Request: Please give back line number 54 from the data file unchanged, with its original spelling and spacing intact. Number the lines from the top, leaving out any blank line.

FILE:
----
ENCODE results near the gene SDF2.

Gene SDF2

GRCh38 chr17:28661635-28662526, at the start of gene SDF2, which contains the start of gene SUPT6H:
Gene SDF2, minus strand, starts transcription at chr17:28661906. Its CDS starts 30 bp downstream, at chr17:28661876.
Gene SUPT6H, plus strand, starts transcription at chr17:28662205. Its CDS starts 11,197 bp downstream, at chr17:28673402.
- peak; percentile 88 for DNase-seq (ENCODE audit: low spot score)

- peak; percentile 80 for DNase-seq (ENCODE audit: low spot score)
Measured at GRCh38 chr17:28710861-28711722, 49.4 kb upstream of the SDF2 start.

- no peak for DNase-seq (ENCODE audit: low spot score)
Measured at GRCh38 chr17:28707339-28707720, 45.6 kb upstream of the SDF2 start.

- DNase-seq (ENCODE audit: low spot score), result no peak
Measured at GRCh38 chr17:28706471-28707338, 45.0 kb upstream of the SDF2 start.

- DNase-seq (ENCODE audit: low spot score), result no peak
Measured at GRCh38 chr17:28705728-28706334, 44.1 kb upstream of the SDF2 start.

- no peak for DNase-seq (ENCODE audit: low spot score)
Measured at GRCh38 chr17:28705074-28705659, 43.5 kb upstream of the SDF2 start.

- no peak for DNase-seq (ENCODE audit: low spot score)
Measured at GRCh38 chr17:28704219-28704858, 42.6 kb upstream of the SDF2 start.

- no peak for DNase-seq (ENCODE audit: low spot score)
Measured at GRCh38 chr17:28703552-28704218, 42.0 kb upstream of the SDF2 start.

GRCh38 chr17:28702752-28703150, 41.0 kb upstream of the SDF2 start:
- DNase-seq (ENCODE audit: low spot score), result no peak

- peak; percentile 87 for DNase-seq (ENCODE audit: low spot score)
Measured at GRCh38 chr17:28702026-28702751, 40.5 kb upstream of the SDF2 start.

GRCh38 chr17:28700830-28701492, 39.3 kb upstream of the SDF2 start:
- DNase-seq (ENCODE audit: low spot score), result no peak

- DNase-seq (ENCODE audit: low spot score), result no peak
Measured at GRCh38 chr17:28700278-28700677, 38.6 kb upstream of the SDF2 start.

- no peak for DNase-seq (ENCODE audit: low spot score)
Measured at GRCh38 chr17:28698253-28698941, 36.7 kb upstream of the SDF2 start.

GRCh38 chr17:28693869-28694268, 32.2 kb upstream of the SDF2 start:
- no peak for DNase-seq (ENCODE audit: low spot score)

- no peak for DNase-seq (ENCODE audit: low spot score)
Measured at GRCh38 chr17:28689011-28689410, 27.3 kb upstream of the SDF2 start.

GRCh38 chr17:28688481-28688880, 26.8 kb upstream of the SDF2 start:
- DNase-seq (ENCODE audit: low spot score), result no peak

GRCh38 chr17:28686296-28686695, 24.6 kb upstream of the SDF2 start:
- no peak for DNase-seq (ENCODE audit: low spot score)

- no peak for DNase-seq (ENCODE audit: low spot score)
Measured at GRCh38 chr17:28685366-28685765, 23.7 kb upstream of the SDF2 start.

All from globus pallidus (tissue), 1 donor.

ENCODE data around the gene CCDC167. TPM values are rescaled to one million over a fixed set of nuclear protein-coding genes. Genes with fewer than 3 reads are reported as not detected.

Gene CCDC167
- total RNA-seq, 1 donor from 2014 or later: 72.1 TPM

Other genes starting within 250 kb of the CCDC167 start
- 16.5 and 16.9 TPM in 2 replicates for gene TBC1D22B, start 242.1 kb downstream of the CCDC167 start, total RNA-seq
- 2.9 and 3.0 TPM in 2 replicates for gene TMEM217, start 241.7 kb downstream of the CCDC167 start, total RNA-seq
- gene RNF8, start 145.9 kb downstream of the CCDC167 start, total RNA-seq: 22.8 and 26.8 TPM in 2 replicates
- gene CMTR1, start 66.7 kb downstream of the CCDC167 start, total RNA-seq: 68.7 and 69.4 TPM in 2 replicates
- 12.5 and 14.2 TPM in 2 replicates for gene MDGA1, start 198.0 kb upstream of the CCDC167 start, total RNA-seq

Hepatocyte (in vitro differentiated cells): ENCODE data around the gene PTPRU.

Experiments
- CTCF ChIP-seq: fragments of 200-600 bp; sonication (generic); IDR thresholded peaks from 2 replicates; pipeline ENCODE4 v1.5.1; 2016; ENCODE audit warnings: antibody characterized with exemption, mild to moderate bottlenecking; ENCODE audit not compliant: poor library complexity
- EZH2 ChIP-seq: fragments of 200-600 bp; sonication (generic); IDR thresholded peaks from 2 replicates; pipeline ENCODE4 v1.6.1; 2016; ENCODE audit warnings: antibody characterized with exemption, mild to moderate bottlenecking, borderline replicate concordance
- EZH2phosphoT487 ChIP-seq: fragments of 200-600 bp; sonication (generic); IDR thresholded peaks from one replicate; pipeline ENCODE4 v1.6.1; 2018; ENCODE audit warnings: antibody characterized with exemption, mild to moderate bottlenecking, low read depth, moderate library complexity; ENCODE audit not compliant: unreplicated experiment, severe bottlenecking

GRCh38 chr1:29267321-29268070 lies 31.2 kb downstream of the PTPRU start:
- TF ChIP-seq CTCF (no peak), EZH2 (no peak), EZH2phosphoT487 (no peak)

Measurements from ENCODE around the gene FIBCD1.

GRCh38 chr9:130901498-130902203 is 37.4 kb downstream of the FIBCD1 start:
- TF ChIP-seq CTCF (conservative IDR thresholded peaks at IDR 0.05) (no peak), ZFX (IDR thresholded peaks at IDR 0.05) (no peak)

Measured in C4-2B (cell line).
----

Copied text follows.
- EZH2 ChIP-seq: fragments of 200-600 bp; sonication (generic); IDR thresholded peaks from 2 replicates; pipeline ENCODE4 v1.6.1; 2016; ENCODE audit warnings: antibody characterized with exemption, mild to moderate bottlenecking, borderline replicate concordance